Senator Cormier: Thank you for your speech and for the good information that you gave us about the actions that must be done in Canada to make sure that our local producers and products are well known here, and can also be exported outside Canada.
My question for you is, don’t you think that day is a first step? It’s a first step to help Canadians be more aware of all the production and the work that the producers are doing for our local food industries. It could be a good starting day to raise the awareness of Canadians around those issues and concerning the exportation of our local products.
Senator Oh: Thank you, senator, for the question. I totally agree with what you say. You and I can sit down together and iron it out. Thank you.
The Hon. the Speaker pro tempore: Are senators ready for the question?
Hon. Senators: Question.
The Hon. the Speaker pro tempore: Is it your pleasure, honourable senators, to adopt the motion?
Hon. Senators: Agreed.
(Motion agreed to and bill read second time.)
Referred to Committee
The Hon. the Speaker pro tempore: Honourable senators, when shall this bill be read the third time?
(On motion of Senator Cormier, bill referred to the Standing Senate Committee on Agriculture and Forestry.)
Frozen Assets Repurposing Bill
Second Reading—Debate Continued
Leave having been given to revert to Other Business, Senate Public Bills, Second Reading, Order No. 9:
On the Order:
Resuming debate on the motion of the Honourable Senator Omidvar, seconded by the Honourable Senator Gold, for the second reading of Bill S-259, An Act respecting the repurposing of certain seized, frozen or sequestrated assets.
Hon. Kim Pate: Honourable senators, I rise today in support of Bill S-259, An Act respecting the repurposing of certain seized, frozen or sequestrated assets. I wish to begin by acknowledging and thanking Senator Omidvar for her work as sponsor of the bill and the World Refugee Council for its call to action to transform the global refugee system.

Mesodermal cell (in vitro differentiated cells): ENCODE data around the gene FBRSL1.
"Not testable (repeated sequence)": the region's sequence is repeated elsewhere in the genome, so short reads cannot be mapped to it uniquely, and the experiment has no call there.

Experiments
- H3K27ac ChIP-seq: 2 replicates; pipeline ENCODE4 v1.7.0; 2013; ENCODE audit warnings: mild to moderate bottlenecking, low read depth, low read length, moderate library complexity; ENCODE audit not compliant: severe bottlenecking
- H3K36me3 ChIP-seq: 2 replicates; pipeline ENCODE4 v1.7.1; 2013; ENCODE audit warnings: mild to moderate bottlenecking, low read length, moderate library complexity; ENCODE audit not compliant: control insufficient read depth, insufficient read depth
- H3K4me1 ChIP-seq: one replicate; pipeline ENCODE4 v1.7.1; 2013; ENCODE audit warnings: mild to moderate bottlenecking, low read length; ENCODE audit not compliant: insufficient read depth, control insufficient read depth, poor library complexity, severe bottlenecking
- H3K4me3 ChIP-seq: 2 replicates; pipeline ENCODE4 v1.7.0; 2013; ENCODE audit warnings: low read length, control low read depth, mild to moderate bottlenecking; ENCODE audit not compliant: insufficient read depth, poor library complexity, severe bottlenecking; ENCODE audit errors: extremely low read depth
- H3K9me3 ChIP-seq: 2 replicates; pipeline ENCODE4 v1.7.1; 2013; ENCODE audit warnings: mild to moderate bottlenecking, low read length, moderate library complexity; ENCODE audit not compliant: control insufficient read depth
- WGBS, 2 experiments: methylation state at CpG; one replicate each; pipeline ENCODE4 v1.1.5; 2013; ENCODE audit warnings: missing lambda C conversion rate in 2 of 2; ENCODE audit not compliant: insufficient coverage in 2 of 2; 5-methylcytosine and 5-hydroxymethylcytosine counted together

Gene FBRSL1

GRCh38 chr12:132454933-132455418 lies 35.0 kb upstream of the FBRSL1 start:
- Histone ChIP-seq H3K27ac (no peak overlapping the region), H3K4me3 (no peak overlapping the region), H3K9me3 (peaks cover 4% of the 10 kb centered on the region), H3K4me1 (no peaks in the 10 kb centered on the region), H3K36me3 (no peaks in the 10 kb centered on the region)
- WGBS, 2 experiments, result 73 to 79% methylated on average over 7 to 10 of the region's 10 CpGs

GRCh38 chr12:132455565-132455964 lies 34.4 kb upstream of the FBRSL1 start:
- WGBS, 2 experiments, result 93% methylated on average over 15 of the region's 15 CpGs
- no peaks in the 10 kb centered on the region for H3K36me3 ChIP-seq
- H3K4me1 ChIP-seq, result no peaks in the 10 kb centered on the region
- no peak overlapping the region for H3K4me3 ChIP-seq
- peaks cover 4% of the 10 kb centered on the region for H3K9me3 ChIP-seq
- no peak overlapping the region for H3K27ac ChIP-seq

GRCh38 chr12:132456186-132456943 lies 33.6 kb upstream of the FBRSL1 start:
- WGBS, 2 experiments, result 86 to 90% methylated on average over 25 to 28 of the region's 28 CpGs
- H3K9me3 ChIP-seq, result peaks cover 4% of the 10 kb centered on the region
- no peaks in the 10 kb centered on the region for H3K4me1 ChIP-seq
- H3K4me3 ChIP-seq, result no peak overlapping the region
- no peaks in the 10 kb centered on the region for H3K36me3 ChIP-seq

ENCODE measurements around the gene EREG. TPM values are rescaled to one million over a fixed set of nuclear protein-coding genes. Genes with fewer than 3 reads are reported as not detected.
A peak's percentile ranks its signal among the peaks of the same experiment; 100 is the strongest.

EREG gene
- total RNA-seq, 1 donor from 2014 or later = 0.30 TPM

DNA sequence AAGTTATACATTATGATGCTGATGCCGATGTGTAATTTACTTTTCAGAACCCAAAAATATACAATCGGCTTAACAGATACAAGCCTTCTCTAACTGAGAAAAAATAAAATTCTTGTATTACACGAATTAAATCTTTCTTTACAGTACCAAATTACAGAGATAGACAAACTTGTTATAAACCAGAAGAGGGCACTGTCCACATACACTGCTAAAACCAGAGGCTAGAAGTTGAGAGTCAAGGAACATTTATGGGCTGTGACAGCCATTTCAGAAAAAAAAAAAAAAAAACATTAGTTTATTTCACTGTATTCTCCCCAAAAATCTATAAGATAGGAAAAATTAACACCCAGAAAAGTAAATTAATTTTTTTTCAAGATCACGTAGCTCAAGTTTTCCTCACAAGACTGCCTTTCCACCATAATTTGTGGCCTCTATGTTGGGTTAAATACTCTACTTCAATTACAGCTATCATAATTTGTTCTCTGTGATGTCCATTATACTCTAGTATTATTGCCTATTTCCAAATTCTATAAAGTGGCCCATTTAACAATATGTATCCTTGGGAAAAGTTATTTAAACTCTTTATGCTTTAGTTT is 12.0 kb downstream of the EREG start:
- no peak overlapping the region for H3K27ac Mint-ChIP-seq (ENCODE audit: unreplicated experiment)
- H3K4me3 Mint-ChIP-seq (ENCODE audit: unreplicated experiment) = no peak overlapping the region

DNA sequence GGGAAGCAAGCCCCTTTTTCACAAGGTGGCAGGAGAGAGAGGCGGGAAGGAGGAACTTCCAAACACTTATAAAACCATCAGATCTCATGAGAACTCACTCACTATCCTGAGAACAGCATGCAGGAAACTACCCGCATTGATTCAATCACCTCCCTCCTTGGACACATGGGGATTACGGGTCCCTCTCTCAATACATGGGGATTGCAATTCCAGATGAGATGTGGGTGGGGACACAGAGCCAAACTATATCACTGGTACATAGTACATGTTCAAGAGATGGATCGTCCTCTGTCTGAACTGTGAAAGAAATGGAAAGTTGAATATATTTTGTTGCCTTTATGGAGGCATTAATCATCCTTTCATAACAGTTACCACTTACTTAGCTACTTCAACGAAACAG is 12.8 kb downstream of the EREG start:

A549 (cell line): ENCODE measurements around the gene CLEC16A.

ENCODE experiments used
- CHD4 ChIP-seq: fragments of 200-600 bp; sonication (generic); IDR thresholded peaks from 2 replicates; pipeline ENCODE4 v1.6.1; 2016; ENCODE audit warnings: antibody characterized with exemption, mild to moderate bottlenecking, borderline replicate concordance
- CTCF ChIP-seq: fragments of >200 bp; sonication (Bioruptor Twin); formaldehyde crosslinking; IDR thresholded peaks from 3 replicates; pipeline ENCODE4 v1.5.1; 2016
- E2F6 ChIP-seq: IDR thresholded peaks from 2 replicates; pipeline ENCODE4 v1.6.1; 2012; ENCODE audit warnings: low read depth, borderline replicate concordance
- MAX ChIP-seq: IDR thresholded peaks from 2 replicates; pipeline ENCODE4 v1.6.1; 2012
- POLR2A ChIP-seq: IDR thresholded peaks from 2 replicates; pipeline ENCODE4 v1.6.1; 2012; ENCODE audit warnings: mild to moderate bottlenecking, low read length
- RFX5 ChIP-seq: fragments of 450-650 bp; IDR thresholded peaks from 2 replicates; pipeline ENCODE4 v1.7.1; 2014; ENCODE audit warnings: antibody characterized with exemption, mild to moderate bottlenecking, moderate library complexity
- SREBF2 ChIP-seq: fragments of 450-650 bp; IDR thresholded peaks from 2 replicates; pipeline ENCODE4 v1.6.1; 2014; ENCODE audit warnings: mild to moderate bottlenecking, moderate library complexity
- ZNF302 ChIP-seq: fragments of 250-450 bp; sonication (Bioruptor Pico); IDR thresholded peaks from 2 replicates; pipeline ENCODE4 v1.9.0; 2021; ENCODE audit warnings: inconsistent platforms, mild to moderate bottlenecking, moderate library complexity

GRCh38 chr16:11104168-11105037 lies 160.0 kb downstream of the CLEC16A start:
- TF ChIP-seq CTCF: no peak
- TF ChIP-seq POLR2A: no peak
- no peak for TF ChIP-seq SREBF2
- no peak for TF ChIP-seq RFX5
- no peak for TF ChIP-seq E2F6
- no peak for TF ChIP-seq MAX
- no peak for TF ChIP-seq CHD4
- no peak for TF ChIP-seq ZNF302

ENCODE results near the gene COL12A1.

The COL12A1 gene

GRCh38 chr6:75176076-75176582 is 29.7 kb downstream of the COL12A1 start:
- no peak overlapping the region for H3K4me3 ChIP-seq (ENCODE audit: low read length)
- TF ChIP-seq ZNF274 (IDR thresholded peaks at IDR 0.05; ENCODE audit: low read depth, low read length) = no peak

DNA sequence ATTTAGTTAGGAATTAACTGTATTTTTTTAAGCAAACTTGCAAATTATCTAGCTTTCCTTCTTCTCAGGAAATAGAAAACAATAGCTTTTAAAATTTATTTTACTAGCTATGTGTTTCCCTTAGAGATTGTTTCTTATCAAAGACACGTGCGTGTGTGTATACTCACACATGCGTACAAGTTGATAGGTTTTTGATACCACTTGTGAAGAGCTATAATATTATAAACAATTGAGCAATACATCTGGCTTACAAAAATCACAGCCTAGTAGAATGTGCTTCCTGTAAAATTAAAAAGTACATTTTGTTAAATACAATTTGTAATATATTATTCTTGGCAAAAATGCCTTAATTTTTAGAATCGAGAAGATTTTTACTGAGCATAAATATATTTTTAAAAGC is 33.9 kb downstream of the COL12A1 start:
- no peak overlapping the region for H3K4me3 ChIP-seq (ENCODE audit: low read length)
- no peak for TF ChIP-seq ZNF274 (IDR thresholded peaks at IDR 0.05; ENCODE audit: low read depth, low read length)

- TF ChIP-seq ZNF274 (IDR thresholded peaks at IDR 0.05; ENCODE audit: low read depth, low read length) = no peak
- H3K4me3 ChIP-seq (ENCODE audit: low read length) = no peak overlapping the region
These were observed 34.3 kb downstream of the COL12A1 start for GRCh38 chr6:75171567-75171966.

If passed, Bill S-259 would allow Canada to more effectively redress human rights violations by foreign officials who try to safeguard ill-gotten gains in Canada. While Canadian law already allows seizure of such assets, Bill S-259 would create the option of re-purposing them to benefit those who have been marginalized and victimized.
Honourable senators, when it comes to the global refugee system, and most particularly when it comes to sexual and gender-based violence, it is clear that accountability is in short supply. Voices of displaced people, especially women, girls and people with diverse sexual orientations and gender identities, are too often ignored. The World Refugee Council reports that more than half of the world’s refugees and internally displaced people are women and girls who are too often viewed solely as victims and excluded from decision-making processes and leadership opportunities.
In addition to their ongoing vulnerability to sexual and gender-based violence before, during and in the aftermath of their displacement, women play a crucial role in keeping their communities and families together through crises.
Sexual and gender-based violence is endemic in refugee situations, most particularly because of the increased marginalization that results from displacement, lack of resources, uncertain legal status and social isolation. As those working with and on behalf of victims of violence in Canada know, those who seek to sexually exploit women and children target those who are most at risk by factors such as race, disability, class and impoverished circumstances.
Stigmatization, as well as targeting for trafficking, forced marriage and domestic violence are also far too common in situations of displacement. These types of constant threats founded on pre-existing gender inequalities increase violence against women and violence on the basis of sexual orientation during displacement. Just as we see with violence against women domestically, gender-specific crimes against humanity, including sexual assault and exploitation, forced pregnancy and forced sterilization, are often particularly difficult to prosecute as crimes against humanity.
There is clearly an urgent need to ensure that international justice mechanisms uphold human rights for all and respond to these systemic violations against the displaced. In this regard, Bill S-259 is a step in the right direction. As Senator Omidvar outlined by providing an independent and transparent process for the confiscation and repurposing of foreign assets, this bill could help eliminate the apparent assumption that foreign officials can use Canada as a safe haven for their illegitimate gains.
The Attorney General, acting on behalf of the Government of Canada and based on reliable facts and reputable sources, could apply to the court for a ruling to confiscate and repurpose assets obtained as part of illegitimate actions. While ensuring due process in a public forum such as by giving notice, hearing witnesses, weighing evidence, including from representatives of the foreign official or entity, and making decisions based on evidence, this depoliticized measure would, for the first time, permit Canadian courts to repurpose assets in order to better support those victimized by international human rights abuses.